The quarter gallery framing and aft-most gun port turned out to be my week's project. The 5/64" X 1/4" strip along the top of the quarter deck bulkheads was made from basswood. I sanded the bulkhead tops to the correct angles for a smooth flow of the strip. Getting the symmetry from one side to the other took patience and repeated eyeballing. The framing of the quarter gallery required a bit of experimentation. There are a number of angles on each strip and no two strips are the same, except for the two gallery entrance strips. Rather than waste precious boxwood, I used basswood strips to find the correct angles. As an example, one strip had angles of 70° and 10° on one side, 6.5° and 5° on the other. A disc sander with multiple adjustments comes in handy. After completing the horizontal strips I made the two aft-most gun ports. Lastly, the quarter gallery entrance strips were added. The plan detail proved to be very useful for getting exact measurements.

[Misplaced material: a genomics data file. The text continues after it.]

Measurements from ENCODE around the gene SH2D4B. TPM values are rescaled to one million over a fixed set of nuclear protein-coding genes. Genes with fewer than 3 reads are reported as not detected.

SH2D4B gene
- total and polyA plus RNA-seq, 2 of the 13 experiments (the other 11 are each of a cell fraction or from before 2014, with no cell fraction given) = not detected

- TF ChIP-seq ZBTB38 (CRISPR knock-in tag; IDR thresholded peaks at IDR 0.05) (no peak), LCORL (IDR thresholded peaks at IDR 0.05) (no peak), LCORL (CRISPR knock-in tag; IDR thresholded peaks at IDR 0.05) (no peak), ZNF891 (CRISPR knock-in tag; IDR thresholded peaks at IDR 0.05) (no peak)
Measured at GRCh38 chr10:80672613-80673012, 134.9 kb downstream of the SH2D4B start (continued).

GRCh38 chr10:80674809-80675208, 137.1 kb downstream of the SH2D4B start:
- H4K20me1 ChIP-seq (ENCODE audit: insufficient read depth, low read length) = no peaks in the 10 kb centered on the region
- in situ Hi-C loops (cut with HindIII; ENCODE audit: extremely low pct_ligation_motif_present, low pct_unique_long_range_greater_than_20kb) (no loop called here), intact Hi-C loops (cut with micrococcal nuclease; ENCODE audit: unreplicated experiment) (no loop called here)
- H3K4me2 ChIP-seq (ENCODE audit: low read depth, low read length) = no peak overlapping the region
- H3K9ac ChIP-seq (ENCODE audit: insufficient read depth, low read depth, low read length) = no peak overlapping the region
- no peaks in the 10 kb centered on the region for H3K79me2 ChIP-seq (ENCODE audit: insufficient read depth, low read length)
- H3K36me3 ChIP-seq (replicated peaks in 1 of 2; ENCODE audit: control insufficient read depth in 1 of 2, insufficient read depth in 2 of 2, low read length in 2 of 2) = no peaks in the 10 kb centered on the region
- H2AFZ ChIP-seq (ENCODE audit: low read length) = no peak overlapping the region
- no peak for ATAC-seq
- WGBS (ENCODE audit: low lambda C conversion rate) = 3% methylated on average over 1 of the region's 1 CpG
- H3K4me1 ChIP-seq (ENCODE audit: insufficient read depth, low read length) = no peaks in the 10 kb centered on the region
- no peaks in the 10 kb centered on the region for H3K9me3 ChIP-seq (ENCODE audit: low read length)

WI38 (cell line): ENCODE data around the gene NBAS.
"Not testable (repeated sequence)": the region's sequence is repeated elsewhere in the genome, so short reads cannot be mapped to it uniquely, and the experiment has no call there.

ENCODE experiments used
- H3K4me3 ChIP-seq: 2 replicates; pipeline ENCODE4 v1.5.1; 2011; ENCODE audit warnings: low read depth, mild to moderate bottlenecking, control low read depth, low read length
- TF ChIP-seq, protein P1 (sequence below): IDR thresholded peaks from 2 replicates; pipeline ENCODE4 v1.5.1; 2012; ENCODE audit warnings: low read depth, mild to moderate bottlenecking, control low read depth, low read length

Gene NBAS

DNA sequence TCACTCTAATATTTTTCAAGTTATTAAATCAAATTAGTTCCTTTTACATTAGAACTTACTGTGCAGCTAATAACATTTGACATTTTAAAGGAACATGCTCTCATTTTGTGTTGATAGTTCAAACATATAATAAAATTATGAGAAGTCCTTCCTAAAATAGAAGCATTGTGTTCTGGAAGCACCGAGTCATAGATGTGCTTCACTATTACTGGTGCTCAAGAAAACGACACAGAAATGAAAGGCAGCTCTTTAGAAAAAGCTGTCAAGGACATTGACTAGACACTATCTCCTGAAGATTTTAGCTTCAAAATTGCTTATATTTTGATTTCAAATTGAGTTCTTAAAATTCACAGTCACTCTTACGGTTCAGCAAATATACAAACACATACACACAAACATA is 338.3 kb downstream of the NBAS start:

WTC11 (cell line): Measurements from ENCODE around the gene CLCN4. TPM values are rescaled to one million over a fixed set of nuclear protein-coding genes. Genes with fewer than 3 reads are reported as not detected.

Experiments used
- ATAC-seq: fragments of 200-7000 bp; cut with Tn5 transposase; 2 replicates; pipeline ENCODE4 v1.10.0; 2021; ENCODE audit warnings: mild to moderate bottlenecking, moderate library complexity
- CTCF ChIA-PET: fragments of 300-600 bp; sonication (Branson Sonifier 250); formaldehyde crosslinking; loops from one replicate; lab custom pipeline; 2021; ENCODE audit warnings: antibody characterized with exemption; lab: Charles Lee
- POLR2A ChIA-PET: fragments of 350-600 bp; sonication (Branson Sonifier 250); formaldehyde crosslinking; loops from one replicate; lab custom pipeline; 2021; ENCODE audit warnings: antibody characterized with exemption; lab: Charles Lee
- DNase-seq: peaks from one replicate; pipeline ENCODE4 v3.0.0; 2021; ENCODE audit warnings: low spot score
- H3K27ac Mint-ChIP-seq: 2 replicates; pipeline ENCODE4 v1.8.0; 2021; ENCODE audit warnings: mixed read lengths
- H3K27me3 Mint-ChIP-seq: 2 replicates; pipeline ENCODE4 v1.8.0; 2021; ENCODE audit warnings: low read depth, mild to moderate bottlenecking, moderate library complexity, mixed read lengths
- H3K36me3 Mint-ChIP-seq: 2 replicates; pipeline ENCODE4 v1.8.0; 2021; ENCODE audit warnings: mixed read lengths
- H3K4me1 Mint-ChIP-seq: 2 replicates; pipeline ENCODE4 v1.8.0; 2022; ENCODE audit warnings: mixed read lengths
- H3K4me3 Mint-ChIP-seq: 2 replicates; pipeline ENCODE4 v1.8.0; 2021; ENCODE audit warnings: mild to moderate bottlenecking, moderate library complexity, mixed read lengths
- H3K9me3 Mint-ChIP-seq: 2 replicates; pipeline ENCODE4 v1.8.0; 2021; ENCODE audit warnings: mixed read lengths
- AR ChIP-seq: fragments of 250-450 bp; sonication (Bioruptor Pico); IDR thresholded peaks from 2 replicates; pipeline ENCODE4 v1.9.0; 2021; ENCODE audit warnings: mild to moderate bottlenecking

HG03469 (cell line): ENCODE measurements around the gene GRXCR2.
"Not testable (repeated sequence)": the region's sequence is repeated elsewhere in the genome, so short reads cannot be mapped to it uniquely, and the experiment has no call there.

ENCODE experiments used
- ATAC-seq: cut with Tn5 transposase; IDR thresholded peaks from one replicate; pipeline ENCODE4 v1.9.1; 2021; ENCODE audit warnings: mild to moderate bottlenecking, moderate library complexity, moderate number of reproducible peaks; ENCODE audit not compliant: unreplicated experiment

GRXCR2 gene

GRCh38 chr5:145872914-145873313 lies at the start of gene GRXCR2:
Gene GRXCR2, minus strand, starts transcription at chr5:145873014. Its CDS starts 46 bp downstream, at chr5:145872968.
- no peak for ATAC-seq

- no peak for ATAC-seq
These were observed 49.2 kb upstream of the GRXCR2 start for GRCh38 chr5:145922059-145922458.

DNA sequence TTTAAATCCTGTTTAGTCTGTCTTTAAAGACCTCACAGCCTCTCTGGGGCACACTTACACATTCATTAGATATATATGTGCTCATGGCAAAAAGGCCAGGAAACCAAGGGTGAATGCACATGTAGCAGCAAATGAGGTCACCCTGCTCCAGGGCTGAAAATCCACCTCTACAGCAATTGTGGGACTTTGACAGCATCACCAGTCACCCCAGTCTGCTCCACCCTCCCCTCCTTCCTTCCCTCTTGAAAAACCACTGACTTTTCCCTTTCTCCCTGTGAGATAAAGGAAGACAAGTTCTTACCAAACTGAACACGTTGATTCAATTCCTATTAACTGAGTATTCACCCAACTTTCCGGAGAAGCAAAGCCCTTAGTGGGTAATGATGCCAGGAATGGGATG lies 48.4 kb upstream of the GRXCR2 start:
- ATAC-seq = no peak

All strips were inserted standing proud, allowing for shaping to the hull shape when fairing. I faired the work leaving a wee bit more for later on when I start work on the lower hull. I'm always trying to stay one step back until I'm sure of where I'm going.

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Mike

Edited by Stuntflyer

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The four hance pieces are in. They were laser cut from yellow cedar and set proud in order to shape them to the outboard hull shape. A cross spall was used to insure that they sit straight.

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Mike

Edited by Stuntflyer

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I've been working on a few things over the past week.